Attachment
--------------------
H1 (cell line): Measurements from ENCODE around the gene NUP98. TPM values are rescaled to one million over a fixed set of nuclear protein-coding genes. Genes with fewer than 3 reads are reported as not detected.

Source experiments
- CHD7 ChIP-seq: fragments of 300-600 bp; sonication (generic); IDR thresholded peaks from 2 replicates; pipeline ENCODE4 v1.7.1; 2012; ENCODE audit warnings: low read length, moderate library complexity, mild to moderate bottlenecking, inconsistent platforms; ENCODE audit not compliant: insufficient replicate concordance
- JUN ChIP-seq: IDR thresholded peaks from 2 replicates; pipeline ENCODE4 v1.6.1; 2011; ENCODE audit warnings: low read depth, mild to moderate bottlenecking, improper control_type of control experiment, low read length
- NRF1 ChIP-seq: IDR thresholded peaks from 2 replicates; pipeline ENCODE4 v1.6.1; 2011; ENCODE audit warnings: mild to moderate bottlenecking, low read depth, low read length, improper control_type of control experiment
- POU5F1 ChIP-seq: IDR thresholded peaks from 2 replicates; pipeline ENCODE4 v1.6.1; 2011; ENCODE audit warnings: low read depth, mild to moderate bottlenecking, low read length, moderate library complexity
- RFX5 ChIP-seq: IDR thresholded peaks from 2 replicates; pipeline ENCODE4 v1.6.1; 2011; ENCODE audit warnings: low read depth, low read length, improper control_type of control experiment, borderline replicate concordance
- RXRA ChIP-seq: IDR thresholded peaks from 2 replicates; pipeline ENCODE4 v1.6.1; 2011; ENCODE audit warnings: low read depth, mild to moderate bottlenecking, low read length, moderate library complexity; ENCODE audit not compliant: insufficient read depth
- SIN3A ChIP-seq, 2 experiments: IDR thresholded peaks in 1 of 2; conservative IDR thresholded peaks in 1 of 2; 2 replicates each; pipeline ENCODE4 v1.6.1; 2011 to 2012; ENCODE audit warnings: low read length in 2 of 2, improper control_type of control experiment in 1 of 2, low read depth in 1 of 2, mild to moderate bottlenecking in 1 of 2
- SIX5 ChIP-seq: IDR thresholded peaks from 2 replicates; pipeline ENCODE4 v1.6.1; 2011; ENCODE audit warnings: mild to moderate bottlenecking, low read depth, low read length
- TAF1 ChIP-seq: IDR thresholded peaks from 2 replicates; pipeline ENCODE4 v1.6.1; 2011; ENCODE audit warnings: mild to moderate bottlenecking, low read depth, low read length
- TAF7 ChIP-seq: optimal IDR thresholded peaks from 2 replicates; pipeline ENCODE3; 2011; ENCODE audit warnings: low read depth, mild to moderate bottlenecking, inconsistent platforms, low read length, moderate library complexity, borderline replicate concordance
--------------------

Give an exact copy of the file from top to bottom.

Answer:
H1 (cell line): Measurements from ENCODE around the gene NUP98. TPM values are rescaled to one million over a fixed set of nuclear protein-coding genes. Genes with fewer than 3 reads are reported as not detected.

Source experiments
- CHD7 ChIP-seq: fragments of 300-600 bp; sonication (generic); IDR thresholded peaks from 2 replicates; pipeline ENCODE4 v1.7.1; 2012; ENCODE audit warnings: low read length, moderate library complexity, mild to moderate bottlenecking, inconsistent platforms; ENCODE audit not compliant: insufficient replicate concordance
- JUN ChIP-seq: IDR thresholded peaks from 2 replicates; pipeline ENCODE4 v1.6.1; 2011; ENCODE audit warnings: low read depth, mild to moderate bottlenecking, improper control_type of control experiment, low read length
- NRF1 ChIP-seq: IDR thresholded peaks from 2 replicates; pipeline ENCODE4 v1.6.1; 2011; ENCODE audit warnings: mild to moderate bottlenecking, low read depth, low read length, improper control_type of control experiment
- POU5F1 ChIP-seq: IDR thresholded peaks from 2 replicates; pipeline ENCODE4 v1.6.1; 2011; ENCODE audit warnings: low read depth, mild to moderate bottlenecking, low read length, moderate library complexity
- RFX5 ChIP-seq: IDR thresholded peaks from 2 replicates; pipeline ENCODE4 v1.6.1; 2011; ENCODE audit warnings: low read depth, low read length, improper control_type of control experiment, borderline replicate concordance
- RXRA ChIP-seq: IDR thresholded peaks from 2 replicates; pipeline ENCODE4 v1.6.1; 2011; ENCODE audit warnings: low read depth, mild to moderate bottlenecking, low read length, moderate library complexity; ENCODE audit not compliant: insufficient read depth
- SIN3A ChIP-seq, 2 experiments: IDR thresholded peaks in 1 of 2; conservative IDR thresholded peaks in 1 of 2; 2 replicates each; pipeline ENCODE4 v1.6.1; 2011 to 2012; ENCODE audit warnings: low read length in 2 of 2, improper control_type of control experiment in 1 of 2, low read depth in 1 of 2, mild to moderate bottlenecking in 1 of 2
- SIX5 ChIP-seq: IDR thresholded peaks from 2 replicates; pipeline ENCODE4 v1.6.1; 2011; ENCODE audit warnings: mild to moderate bottlenecking, low read depth, low read length
- TAF1 ChIP-seq: IDR thresholded peaks from 2 replicates; pipeline ENCODE4 v1.6.1; 2011; ENCODE audit warnings: mild to moderate bottlenecking, low read depth, low read length
- TAF7 ChIP-seq: optimal IDR thresholded peaks from 2 replicates; pipeline ENCODE3; 2011; ENCODE audit warnings: low read depth, mild to moderate bottlenecking, inconsistent platforms, low read length, moderate library complexity, borderline replicate concordance